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Abbott Loses Senate Carbon Tax Vote

by Mary Swire, Tax-News.com, Hong Kong

06 March 2014


Prime Minister Tony Abbott's plan to scrap Australia's carbon tax regime took a hit this week after the Senate failed to pass legislation to dismantle the independent Climate Change Authority.

The bill was defeated on its second reading by 38 votes to 32, thanks to a combined effort from the opposition Labor and Green parties. It had been stuck in the Senate since December.

The Coalition Government, which won September's general election with a pledge to axe the controversial levy, had drawn up a repeal package that would remove the carbon levy and end the carbon tax on fuels used in shipping, rail and air transport, and on synthetic greenhouse gases. It also intended to abolish the Climate Change Authority, as part of a drive to cut the bureaucracy associated with the carbon regime.

The Authority provides expert advice on climate change mitigation initiatives. It has recommended that Australia target a minimum reduction of 15 percent in greenhouse gas emissions – compared with 2000 levels – by 2020. Australia is presently committed to a minimum 5 percent reduction.

Christine Milne, leader of the Green party in the Senate, welcomed the victory. She said: "The Greens, with the balance of power in the Senate, saved the Climate Change Authority … because we know it's more important than ever that Australia doesn't succumb to inaction on climate change ... Australians are already suffering through the reality of devastating bushfires, scorching heatwaves and crippling drought, and the science says we need to take action to stop temperatures rising further."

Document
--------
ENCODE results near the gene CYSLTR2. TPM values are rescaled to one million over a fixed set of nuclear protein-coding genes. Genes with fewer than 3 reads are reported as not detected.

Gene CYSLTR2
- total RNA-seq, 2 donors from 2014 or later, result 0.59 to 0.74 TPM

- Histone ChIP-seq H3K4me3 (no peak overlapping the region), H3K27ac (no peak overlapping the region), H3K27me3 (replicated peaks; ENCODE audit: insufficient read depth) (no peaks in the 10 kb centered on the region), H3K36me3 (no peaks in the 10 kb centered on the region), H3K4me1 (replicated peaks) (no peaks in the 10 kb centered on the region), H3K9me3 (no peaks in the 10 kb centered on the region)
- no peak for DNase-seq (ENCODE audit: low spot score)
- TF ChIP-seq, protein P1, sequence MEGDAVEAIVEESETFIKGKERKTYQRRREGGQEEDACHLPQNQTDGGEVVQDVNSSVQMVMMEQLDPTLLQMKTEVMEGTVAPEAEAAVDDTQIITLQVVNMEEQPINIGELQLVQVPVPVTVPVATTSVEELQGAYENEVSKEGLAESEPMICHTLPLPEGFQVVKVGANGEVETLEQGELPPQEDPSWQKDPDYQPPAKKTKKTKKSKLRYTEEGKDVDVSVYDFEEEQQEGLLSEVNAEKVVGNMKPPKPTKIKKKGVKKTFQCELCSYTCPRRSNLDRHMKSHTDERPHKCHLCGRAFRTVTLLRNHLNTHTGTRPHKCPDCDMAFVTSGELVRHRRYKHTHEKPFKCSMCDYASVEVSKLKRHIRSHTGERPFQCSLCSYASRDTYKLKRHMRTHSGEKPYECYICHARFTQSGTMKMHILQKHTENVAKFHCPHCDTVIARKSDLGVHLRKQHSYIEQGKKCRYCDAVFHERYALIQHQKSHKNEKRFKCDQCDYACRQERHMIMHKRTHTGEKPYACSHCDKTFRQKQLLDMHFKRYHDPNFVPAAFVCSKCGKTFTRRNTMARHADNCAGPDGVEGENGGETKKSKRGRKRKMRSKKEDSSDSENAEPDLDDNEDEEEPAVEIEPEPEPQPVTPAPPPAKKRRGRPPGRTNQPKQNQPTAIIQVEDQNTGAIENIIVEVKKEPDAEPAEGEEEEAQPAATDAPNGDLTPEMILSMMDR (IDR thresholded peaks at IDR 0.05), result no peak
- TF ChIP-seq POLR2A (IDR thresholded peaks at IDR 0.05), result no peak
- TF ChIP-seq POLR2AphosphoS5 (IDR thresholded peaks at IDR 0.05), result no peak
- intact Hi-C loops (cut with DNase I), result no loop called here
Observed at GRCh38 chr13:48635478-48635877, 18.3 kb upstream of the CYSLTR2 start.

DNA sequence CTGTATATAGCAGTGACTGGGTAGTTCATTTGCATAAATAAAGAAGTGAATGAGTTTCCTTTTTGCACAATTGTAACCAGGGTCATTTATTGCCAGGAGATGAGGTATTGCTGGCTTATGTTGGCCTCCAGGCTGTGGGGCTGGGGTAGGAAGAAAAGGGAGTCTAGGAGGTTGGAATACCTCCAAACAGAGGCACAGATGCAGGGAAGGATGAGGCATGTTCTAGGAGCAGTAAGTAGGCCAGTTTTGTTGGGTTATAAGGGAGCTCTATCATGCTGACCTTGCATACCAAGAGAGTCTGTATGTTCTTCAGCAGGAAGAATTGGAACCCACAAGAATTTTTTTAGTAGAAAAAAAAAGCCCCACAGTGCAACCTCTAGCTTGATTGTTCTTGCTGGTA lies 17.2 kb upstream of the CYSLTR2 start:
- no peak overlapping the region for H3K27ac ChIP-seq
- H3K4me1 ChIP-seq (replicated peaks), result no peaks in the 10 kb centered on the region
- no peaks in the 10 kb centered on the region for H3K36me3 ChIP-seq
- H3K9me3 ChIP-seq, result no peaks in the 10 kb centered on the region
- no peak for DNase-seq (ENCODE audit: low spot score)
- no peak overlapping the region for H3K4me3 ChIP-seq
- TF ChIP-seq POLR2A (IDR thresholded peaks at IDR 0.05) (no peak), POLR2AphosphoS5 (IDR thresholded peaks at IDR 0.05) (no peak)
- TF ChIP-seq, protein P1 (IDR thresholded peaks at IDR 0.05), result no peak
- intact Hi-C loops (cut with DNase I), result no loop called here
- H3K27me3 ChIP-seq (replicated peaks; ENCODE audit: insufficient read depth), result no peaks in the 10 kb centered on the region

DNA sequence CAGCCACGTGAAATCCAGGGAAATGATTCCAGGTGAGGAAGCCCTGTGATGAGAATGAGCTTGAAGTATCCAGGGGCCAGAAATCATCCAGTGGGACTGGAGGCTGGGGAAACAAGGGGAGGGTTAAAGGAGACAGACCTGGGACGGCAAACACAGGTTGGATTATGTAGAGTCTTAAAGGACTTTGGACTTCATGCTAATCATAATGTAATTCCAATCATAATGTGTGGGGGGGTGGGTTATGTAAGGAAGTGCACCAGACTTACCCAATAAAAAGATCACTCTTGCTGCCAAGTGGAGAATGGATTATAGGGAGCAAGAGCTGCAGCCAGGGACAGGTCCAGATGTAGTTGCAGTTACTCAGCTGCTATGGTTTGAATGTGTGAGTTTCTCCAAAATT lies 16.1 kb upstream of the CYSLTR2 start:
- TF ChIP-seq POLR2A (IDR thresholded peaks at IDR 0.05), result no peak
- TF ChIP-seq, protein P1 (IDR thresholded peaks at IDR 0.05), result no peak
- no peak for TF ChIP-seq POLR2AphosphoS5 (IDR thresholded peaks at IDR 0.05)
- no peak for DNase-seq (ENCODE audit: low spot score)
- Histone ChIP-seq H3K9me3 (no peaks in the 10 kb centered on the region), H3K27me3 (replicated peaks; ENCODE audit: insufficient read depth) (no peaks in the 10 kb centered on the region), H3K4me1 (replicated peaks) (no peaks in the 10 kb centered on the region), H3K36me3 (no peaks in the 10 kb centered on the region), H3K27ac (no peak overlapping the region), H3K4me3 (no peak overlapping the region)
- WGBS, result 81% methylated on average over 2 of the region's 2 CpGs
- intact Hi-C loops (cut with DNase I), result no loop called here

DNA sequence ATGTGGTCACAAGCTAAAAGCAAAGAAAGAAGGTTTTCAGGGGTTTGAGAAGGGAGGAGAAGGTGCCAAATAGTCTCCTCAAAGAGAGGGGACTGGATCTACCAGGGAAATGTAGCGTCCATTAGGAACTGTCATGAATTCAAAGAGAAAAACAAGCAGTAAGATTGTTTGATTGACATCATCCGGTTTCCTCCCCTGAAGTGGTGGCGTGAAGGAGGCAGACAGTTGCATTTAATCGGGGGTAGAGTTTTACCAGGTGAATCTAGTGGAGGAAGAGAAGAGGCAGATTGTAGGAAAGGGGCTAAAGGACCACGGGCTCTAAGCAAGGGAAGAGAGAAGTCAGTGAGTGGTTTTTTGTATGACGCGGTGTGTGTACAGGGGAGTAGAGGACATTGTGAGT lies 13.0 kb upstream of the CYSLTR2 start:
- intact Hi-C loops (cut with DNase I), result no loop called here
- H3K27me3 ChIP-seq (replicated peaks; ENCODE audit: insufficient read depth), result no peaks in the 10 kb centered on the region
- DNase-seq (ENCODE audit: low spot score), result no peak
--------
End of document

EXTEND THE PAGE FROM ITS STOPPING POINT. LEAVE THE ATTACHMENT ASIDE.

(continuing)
Abbott, on the other hand, has sought to present repeal as a common sense, pro-business initiative. He has even waded into the growing political row over how best to help struggling airline Qantas.

Speaking in the House of Representatives, Abbott said he wanted parliament to work on behalf of Qantas, and claimed that this could best be done by removing the carbon tax. He described the levy as a AUD100m (USD89.2m) hit on the carrier and its staff, and frequently referred to it as Qantas' "shackles."

Abbott pointed out that Qantas paid AUD106m in carbon tax during the last financial year, while Virgin's carbon tax bill hit AUD50m. "The best thing this parliament can do for the airline industry right now is axe the tax," he urged.

Milne has since hit back at Abbott, arguing that "it is shameful that the Abbott Government is using Qantas' problems to campaign against the price on the pollution."

TAGS: environment | tax | business | tax incentives | aviation | Australia | environmental tax | legislation | carbon tax | revenue statistics | tax reform

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